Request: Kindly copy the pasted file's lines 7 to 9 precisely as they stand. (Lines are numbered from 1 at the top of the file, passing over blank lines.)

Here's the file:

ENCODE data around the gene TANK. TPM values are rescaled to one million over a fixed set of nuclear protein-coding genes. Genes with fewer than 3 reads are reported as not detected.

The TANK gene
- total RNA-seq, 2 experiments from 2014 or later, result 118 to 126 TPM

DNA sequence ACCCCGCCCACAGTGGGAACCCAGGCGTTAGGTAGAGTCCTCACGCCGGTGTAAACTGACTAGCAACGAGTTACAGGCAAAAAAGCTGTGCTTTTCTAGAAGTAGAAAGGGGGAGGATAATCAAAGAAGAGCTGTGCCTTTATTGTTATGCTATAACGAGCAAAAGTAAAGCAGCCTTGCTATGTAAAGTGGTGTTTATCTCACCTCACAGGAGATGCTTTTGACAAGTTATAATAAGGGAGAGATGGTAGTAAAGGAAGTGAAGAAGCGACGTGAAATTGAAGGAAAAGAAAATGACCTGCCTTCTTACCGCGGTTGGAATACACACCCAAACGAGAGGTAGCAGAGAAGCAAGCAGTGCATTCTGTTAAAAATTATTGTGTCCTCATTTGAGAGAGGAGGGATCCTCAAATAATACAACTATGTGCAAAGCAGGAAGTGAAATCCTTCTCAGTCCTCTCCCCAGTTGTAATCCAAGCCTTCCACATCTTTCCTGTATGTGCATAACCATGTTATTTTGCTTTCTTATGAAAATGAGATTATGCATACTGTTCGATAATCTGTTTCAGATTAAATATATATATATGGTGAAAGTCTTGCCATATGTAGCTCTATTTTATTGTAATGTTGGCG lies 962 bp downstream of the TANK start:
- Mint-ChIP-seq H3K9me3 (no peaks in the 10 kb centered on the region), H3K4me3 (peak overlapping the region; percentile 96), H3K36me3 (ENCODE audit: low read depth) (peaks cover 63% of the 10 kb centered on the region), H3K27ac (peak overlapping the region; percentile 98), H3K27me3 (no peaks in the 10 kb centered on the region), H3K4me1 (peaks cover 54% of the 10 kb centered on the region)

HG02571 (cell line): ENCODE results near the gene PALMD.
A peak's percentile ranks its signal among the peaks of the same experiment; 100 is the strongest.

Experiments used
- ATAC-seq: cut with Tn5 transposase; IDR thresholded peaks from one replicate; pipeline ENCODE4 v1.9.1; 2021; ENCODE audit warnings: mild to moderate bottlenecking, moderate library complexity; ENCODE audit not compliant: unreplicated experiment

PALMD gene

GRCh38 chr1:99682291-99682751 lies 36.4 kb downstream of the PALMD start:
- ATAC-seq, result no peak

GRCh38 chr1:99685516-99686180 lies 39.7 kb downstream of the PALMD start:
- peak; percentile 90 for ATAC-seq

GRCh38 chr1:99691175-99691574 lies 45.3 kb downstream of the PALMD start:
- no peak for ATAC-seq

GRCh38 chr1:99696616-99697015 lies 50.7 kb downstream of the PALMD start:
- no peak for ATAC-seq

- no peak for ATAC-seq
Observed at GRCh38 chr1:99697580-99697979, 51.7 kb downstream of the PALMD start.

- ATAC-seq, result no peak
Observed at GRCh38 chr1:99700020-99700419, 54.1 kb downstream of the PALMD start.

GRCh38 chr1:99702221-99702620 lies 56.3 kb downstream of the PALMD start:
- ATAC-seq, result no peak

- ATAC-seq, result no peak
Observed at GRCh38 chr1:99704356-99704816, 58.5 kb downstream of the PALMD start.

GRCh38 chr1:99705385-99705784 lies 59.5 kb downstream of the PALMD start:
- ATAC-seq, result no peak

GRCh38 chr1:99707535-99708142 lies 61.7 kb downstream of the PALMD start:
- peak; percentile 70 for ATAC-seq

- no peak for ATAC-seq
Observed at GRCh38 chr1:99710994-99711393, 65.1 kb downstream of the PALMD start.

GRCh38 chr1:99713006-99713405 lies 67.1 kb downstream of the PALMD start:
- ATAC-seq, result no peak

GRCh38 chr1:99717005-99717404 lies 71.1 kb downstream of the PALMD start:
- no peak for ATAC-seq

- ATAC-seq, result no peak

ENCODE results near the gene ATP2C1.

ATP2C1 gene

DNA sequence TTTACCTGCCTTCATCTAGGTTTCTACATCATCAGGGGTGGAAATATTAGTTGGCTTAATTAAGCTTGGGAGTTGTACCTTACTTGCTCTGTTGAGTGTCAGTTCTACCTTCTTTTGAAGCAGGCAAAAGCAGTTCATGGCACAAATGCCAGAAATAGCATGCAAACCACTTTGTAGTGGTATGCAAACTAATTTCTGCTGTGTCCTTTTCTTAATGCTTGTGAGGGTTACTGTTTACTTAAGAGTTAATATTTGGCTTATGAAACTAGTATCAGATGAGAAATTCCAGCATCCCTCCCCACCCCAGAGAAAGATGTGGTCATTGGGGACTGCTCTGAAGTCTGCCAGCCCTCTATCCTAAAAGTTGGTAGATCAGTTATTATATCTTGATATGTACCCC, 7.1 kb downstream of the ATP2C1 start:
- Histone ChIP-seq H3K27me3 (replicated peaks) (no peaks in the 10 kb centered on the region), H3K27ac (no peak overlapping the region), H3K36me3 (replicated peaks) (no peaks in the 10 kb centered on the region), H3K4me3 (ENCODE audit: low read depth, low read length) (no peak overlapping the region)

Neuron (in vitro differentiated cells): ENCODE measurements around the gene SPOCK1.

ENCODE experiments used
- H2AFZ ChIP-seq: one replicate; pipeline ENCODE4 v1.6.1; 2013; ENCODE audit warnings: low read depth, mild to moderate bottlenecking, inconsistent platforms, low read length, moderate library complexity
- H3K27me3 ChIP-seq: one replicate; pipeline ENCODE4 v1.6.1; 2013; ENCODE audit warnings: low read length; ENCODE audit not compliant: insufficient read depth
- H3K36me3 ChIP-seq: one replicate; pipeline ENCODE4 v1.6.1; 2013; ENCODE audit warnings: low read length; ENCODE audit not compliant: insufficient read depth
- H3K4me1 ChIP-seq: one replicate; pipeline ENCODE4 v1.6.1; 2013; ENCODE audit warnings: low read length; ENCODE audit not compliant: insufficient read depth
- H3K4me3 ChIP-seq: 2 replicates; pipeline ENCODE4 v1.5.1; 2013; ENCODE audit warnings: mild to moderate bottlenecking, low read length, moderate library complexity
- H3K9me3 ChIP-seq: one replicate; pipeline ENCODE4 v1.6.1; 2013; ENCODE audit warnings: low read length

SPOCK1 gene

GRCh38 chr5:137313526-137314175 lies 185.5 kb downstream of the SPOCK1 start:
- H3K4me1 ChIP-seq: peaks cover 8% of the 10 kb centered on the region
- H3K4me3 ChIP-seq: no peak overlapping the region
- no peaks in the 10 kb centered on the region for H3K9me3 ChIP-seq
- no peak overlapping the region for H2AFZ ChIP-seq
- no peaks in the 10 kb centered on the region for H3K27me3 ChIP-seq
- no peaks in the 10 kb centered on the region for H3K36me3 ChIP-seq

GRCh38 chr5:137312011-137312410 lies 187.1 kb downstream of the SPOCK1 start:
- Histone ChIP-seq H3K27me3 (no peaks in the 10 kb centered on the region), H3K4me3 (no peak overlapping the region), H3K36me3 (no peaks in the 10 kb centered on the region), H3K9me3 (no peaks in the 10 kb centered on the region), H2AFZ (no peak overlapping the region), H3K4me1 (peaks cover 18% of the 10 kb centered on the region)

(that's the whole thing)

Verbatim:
A peak's percentile ranks its signal among the peaks of the same experiment; 100 is the strongest.

Experiments used
- ATAC-seq: cut with Tn5 transposase; IDR thresholded peaks from one replicate; pipeline ENCODE4 v1.9.1; 2021; ENCODE audit warnings: mild to moderate bottlenecking, moderate library complexity; ENCODE audit not compliant: unreplicated experiment